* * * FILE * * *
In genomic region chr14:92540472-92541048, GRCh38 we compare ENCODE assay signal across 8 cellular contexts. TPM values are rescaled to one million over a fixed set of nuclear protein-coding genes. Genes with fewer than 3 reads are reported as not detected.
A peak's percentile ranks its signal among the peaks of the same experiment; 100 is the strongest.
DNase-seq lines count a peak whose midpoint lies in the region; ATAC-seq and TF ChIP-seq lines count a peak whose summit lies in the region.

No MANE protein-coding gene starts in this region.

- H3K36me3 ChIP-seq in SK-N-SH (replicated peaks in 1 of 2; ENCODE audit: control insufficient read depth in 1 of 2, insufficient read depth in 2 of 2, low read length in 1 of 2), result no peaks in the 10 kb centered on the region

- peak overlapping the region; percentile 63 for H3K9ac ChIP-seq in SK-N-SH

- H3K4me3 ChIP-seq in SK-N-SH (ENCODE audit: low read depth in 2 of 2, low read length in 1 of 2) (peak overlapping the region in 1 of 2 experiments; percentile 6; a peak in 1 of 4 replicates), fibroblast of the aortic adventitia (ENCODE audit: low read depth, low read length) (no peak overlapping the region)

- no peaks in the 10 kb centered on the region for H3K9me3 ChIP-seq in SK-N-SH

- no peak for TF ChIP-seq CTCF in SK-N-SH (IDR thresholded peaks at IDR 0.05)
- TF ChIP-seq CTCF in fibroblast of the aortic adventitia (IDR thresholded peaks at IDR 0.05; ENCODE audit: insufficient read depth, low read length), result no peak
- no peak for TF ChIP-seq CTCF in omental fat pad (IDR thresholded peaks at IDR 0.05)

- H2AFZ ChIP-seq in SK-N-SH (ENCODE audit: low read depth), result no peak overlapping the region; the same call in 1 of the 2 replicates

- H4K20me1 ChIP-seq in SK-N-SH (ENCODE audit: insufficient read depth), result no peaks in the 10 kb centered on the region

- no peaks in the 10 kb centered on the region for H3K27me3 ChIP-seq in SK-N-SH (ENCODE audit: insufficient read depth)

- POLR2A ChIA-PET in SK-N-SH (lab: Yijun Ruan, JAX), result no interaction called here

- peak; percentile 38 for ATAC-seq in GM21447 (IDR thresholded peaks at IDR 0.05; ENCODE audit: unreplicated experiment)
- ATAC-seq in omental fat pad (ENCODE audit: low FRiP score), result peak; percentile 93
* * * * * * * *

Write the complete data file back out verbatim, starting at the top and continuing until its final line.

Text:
In genomic region chr14:92540472-92541048, GRCh38 we compare ENCODE assay signal across 8 cellular contexts. TPM values are rescaled to one million over a fixed set of nuclear protein-coding genes. Genes with fewer than 3 reads are reported as not detected.
A peak's percentile ranks its signal among the peaks of the same experiment; 100 is the strongest.
DNase-seq lines count a peak whose midpoint lies in the region; ATAC-seq and TF ChIP-seq lines count a peak whose summit lies in the region.

No MANE protein-coding gene starts in this region.

- H3K36me3 ChIP-seq in SK-N-SH (replicated peaks in 1 of 2; ENCODE audit: control insufficient read depth in 1 of 2, insufficient read depth in 2 of 2, low read length in 1 of 2), result no peaks in the 10 kb centered on the region

- peak overlapping the region; percentile 63 for H3K9ac ChIP-seq in SK-N-SH

- H3K4me3 ChIP-seq in SK-N-SH (ENCODE audit: low read depth in 2 of 2, low read length in 1 of 2) (peak overlapping the region in 1 of 2 experiments; percentile 6; a peak in 1 of 4 replicates), fibroblast of the aortic adventitia (ENCODE audit: low read depth, low read length) (no peak overlapping the region)

- no peaks in the 10 kb centered on the region for H3K9me3 ChIP-seq in SK-N-SH

- no peak for TF ChIP-seq CTCF in SK-N-SH (IDR thresholded peaks at IDR 0.05)
- TF ChIP-seq CTCF in fibroblast of the aortic adventitia (IDR thresholded peaks at IDR 0.05; ENCODE audit: insufficient read depth, low read length), result no peak
- no peak for TF ChIP-seq CTCF in omental fat pad (IDR thresholded peaks at IDR 0.05)

- H2AFZ ChIP-seq in SK-N-SH (ENCODE audit: low read depth), result no peak overlapping the region; the same call in 1 of the 2 replicates

- H4K20me1 ChIP-seq in SK-N-SH (ENCODE audit: insufficient read depth), result no peaks in the 10 kb centered on the region

- no peaks in the 10 kb centered on the region for H3K27me3 ChIP-seq in SK-N-SH (ENCODE audit: insufficient read depth)

- POLR2A ChIA-PET in SK-N-SH (lab: Yijun Ruan, JAX), result no interaction called here

- peak; percentile 38 for ATAC-seq in GM21447 (IDR thresholded peaks at IDR 0.05; ENCODE audit: unreplicated experiment)
- ATAC-seq in omental fat pad (ENCODE audit: low FRiP score), result peak; percentile 93